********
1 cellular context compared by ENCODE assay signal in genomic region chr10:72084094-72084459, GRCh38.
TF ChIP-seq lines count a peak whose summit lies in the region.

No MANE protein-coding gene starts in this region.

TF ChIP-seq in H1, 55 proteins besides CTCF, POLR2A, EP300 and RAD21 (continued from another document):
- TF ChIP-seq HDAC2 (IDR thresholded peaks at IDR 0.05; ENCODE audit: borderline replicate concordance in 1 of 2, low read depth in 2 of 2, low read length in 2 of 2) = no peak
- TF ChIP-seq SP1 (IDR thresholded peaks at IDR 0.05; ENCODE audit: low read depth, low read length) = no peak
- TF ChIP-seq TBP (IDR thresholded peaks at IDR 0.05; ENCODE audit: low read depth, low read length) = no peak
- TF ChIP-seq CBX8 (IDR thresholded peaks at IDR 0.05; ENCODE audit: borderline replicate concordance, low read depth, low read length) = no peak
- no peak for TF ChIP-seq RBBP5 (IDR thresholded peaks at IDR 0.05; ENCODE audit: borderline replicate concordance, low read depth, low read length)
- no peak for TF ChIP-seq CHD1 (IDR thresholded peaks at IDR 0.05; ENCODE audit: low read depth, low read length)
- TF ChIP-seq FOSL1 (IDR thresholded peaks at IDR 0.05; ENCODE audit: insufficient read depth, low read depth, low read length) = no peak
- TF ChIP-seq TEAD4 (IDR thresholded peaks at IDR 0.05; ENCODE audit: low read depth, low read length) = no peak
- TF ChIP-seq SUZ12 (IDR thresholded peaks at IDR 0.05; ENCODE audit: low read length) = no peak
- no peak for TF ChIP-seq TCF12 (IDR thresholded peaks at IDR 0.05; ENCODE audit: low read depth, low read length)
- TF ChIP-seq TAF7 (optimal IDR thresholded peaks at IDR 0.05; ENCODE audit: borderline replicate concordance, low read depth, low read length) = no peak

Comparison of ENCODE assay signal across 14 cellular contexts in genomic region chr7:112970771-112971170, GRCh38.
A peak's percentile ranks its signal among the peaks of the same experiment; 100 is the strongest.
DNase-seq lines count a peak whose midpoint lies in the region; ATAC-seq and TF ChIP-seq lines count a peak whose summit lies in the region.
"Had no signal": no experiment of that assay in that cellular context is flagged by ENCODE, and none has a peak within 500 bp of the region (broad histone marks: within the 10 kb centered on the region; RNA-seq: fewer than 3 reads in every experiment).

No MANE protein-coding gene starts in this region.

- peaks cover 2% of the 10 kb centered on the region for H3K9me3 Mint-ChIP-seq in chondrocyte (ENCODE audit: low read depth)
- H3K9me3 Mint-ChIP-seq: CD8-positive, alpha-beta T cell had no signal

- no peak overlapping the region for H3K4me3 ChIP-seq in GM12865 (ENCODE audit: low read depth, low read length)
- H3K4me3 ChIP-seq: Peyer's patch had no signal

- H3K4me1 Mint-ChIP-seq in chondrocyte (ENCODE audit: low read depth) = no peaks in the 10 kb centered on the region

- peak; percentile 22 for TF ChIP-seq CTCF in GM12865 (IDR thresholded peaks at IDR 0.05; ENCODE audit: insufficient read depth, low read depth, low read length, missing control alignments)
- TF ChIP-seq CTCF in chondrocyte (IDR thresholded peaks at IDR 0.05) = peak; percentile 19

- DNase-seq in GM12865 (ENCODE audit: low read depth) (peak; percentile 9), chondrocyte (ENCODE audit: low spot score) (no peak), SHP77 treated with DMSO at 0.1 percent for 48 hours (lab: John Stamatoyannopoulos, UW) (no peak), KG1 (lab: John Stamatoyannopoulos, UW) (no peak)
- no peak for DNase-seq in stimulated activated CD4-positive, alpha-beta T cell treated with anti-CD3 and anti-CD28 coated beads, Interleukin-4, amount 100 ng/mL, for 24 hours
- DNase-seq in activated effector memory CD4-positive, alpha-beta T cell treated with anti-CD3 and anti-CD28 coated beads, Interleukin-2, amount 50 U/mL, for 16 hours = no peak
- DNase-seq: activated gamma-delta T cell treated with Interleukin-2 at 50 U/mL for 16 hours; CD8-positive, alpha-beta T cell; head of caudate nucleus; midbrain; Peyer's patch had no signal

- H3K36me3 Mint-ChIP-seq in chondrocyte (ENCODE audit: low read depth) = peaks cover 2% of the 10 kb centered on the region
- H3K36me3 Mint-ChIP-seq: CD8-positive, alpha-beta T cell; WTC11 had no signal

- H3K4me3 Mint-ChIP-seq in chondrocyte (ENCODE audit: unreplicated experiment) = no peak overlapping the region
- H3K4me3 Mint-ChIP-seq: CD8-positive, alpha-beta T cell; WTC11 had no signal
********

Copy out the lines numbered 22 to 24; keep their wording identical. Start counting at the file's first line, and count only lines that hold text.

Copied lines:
- H3K9me3 Mint-ChIP-seq: CD8-positive, alpha-beta T cell had no signal

- no peak overlapping the region for H3K4me3 ChIP-seq in GM12865 (ENCODE audit: low read depth, low read length)
- H3K4me3 ChIP-seq: Peyer's patch had no signal